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Coin Detail
Click here to see enlarged image.
ID:     783868
Type:     Goths, Vandals
Region:     VISIGOTHS
City:     Royal Issues
Issuer:     Leovigild
Date Ruled:     AD 568-586
Metal:     Gold
Denomination:     Leovigild
Struck / Cast:     struck
Date Struck:     AD circa 573-578
Diameter:     20 mm
Weight:     1.29g
Die Axis:     6 h
Obverse Legend:     +IRLVRVC CVRVRVI (first two Rs and first C retrograde)
Obverse Description:     Diademed and draped bust right; cross with crescents at corners on drapery
Reverse Legend:     +INVRLVRV IVRVR (first two Rs retrograde)
Reverse Description:     Victory advancing right, holding palm and wreath; • between legs; ONO (N retrograde) in exergue
Mint Mark:     ONO
Mint:     Toledo(?)
Primary Reference:     CNV -
Reference2:     Tomasini, Group C3, 578-579
Reference3:     Chaves -
Reference4:     MEC 1, 207
Photograph Credit:     Classical Numismatic Group
Grade:     Good VF, small XI graffito on obverse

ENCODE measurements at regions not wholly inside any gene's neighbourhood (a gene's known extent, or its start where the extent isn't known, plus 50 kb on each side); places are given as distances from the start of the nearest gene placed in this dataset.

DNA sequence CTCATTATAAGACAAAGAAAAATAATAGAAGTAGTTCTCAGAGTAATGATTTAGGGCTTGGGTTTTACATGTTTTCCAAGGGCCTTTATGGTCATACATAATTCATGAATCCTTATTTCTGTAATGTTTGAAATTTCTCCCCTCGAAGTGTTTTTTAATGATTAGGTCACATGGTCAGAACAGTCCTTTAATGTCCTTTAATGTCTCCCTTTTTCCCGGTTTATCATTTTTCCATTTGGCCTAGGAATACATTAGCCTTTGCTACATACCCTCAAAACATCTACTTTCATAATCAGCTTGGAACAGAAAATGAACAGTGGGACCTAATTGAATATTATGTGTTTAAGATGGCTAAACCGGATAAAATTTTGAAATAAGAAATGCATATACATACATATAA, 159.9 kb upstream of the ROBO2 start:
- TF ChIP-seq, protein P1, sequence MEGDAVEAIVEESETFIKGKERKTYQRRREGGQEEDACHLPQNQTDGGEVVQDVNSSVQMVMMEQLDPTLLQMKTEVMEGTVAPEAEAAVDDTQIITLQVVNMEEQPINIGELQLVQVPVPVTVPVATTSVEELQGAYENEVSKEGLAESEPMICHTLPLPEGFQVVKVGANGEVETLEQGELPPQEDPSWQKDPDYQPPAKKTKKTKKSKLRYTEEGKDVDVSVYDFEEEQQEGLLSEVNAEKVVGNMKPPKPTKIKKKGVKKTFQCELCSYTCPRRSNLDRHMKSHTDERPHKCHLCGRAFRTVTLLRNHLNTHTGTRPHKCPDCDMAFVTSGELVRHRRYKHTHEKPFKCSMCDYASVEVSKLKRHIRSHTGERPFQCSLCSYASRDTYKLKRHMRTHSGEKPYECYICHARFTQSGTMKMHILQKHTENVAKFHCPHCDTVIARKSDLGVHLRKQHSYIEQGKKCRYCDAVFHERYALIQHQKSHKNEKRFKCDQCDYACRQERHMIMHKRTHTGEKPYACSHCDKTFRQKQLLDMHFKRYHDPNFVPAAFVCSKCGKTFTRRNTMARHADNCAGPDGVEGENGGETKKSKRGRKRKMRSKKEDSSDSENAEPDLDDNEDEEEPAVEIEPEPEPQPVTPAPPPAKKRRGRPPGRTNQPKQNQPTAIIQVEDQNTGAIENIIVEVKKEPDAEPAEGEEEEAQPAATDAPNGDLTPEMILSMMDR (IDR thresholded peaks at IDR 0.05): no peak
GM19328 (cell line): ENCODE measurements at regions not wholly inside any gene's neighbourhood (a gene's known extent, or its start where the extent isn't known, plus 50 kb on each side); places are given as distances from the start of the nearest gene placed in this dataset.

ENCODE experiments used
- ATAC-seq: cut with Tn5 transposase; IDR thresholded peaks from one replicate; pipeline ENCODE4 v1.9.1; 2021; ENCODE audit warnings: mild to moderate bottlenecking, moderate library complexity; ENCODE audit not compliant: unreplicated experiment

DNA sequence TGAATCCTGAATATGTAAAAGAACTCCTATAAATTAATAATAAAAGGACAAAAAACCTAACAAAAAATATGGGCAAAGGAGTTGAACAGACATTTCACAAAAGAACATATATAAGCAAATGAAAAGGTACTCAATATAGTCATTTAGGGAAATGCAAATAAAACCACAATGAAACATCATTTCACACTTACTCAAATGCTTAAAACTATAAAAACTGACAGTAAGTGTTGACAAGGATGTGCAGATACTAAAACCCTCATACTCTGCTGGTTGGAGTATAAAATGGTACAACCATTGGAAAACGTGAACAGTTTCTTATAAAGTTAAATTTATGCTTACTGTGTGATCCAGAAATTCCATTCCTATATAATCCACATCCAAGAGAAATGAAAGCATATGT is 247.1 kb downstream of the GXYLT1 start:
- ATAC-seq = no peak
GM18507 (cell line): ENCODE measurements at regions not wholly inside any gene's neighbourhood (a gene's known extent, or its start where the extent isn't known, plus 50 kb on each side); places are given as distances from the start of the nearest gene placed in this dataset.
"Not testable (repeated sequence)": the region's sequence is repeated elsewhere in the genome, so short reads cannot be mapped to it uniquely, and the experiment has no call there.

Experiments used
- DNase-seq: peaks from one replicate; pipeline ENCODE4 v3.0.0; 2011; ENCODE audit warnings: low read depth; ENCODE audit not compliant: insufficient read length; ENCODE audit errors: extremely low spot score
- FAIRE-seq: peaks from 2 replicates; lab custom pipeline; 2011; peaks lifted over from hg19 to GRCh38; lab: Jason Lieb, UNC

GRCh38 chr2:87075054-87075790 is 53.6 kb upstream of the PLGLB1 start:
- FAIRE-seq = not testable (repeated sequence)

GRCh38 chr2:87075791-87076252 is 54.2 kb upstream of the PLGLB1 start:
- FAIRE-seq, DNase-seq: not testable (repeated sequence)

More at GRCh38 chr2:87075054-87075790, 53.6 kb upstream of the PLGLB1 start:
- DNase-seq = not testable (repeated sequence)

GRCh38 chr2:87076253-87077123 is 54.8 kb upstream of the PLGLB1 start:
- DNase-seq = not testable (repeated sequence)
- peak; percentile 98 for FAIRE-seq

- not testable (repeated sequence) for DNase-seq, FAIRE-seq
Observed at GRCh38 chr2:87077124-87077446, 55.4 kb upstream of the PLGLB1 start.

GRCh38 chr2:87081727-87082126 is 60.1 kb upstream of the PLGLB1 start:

Notes:     Rare. The Visigoths were one of many Germanic tribes invaded the Roman Empire in the fourth century AD. Their early period is most notable for their defeat of the emperor Valens at Adrianople in AD 378 and their sacking of Rome under Alaric in AD 410. Alaric’s successor, Athaulf, led the Visigoths into Gaul and Spain, where they subsequently fought against the Vandals and Suevi for the emperor Honorius. Honorius rewarded them, in AD 417, with his permission to settle as foederati in western Aquitaine. Over the following half-century, the Visigoths rendered relatively faithful service for the empire, until their king Euric conquered much of Gaul and established an independent kingdom. This kingdom was quickly squashed in AD 507 by the Franks under Clovis, and the center of Visigothic power moved to Spain, where it flourished and took hold. The majority of the later kings were relatively weak and ineffectual. A few exceptions were the following: Leovigild, an outstanding military and political leader whose long reign (AD 568-586) ushered in the royal line that continued until the end; Reccared, who officially abandoned Arianism for Catholicism; and Sisebut and Swinthila, whose efforts led to the final conquest of Byzantine possessions in Spain. By AD 711, the decentralizing of power in Visigothic Spain had left the kingdom weak in the face of the invading Arabs, who defeated Roderick, the last Visigothic king. Another Visigothic leader, Achila II, continued to rule in Septimania, but he was also killed by the Arabs in AD 714.